# In Shor's algorithm, why do we have ${\rm gcd}(x\pm 1, N) > 1$?

I'm struggling to understand the last part of Shor's algorithm, to be exact the point when we found $$x-1$$, $$x+1$$ with $$x-1 ≠ 0\mod N$$, $$x+1 ≠ 0 \mod N$$ and $$(x+1)(x-1) = 0 \mod N$$.

Then, $$gcd(x-1, N) > 1$$ and $$gcd(x+1, N) > 1$$ should hold true. Why is this the case? Is this so trivial to see? Especially the$$\mod N$$ confuses me here.

The assumptions $$x\pm1\neq0\bmod N$$ mean that neither of them is a multiple of (or equal to) $$N$$. That is, you cannot write $$x+1=kN$$ for some $$k\in\mathbb{Z}$$, and same for $$x-1$$.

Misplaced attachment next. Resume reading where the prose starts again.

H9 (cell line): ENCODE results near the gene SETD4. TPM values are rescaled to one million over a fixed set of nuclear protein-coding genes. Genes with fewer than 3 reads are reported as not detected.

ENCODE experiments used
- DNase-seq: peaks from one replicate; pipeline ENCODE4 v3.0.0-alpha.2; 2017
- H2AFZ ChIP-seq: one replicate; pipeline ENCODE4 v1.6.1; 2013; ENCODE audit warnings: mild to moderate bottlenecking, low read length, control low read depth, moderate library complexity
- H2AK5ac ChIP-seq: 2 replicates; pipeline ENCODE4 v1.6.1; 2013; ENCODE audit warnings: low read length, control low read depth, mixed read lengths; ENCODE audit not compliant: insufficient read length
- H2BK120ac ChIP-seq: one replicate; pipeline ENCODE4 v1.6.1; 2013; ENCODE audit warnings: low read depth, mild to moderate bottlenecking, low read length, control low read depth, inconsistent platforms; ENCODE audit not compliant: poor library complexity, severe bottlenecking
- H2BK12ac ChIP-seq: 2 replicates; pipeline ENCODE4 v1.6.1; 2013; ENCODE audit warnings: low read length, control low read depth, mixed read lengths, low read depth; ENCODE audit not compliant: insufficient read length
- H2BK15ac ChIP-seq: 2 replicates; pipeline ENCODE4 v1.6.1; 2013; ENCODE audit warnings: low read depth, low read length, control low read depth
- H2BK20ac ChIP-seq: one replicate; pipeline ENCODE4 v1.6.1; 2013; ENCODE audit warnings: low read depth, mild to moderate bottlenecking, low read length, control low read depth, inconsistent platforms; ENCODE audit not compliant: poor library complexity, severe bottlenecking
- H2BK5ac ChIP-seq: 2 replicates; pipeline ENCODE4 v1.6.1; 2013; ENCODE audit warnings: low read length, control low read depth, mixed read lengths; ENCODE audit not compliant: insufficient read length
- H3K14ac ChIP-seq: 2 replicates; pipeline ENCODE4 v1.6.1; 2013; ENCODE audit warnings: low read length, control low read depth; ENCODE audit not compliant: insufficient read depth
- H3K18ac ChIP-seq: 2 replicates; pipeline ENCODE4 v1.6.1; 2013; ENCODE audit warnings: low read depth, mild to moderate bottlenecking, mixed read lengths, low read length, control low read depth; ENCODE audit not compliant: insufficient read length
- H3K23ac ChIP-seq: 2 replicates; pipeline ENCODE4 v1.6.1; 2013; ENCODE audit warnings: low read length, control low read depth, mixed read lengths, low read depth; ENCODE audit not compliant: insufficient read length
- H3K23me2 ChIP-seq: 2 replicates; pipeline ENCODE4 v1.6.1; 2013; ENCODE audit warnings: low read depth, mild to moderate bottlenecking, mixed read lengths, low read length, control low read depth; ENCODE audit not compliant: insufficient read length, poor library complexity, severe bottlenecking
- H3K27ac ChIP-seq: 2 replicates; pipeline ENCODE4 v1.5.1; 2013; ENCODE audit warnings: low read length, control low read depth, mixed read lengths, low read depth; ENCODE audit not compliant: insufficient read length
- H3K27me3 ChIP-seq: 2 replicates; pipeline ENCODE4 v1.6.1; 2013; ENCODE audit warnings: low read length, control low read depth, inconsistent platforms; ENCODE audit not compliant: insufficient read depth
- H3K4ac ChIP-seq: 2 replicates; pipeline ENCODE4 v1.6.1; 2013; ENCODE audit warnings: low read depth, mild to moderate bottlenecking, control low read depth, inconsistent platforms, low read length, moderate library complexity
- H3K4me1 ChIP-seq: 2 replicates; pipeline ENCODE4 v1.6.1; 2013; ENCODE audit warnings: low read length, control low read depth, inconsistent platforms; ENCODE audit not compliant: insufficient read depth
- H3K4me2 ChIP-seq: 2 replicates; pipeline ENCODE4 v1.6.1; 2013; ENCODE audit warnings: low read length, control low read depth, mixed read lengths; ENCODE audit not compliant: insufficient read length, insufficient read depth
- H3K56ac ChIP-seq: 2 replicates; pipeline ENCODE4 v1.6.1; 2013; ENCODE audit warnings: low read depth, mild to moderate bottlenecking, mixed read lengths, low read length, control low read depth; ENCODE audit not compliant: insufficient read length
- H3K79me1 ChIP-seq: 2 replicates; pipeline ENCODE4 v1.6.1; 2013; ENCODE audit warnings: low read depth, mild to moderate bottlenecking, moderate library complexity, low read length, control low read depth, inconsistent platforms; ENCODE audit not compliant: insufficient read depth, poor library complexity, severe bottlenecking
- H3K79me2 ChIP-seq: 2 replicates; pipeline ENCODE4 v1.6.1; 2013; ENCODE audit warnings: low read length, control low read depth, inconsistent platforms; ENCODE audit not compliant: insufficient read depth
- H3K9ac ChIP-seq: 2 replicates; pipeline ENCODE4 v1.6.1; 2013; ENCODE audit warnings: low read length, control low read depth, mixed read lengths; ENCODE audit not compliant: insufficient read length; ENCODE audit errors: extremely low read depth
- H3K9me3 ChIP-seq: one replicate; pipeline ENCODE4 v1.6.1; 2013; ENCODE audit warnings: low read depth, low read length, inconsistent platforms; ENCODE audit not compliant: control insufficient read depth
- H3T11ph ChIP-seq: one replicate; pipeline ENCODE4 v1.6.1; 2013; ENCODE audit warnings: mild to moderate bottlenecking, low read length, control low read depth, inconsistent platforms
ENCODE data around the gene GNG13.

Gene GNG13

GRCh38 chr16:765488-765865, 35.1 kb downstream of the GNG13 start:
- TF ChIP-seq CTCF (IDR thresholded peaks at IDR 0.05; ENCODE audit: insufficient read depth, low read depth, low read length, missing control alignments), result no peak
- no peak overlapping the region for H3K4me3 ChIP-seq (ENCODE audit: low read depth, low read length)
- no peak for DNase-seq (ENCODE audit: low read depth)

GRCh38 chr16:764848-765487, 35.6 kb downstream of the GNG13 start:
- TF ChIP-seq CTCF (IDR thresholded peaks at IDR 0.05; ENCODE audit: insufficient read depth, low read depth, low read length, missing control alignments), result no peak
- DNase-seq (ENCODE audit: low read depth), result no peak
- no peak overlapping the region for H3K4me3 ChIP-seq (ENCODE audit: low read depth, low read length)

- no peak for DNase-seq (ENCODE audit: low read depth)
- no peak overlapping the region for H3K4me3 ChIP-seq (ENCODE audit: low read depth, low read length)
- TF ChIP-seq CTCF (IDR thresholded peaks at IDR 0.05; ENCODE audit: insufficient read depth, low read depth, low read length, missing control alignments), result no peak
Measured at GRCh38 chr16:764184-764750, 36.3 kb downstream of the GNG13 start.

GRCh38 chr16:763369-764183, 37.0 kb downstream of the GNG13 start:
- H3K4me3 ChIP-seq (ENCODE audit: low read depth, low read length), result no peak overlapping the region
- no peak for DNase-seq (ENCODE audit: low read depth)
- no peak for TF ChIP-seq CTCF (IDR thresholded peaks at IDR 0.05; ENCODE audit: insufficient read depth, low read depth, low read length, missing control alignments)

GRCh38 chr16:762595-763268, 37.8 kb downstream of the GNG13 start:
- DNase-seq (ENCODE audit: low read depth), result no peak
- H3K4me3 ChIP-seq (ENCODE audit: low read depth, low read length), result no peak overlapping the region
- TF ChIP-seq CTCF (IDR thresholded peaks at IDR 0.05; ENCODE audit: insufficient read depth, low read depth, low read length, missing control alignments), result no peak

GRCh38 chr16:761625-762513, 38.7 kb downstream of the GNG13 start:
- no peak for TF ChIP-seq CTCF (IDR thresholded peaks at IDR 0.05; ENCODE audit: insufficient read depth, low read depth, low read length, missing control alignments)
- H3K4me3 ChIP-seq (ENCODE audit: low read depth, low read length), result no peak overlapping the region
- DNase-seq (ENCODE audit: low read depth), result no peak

At the same time, $$(x+1)(x-1)=0\bmod N$$ means that $$(x+1)(x-1)=kN$$ for some $$k\in\mathbb{Z}$$. This means all factors of $$N$$ are contained in this product. But by the previous assumption, they are not contained in $$x+1$$ or $$x-1$$ individually. So the only possibility is that some of the factors of $$N$$ are in $$x+1$$, and some of them are in $$x-1$$. This is equivalent to saying that the GCD between $$x\pm1$$ and $$N$$ is not one.
As an example, consider a simple case with $$N=pq$$ with $$p,q$$ coprimes. Then if $$(x+1)(x-1)=kpq$$ but $$x\pm1\neq0\bmod pq$$, then $$x+1$$ must contain $$p$$, and $$x-1$$ must contain $$q$$ (or vice versa). And that would mean $$\operatorname{gcd}(x+1,N)=p>1$$ and $$\operatorname{gcd}(x+1,N)=q>1$$.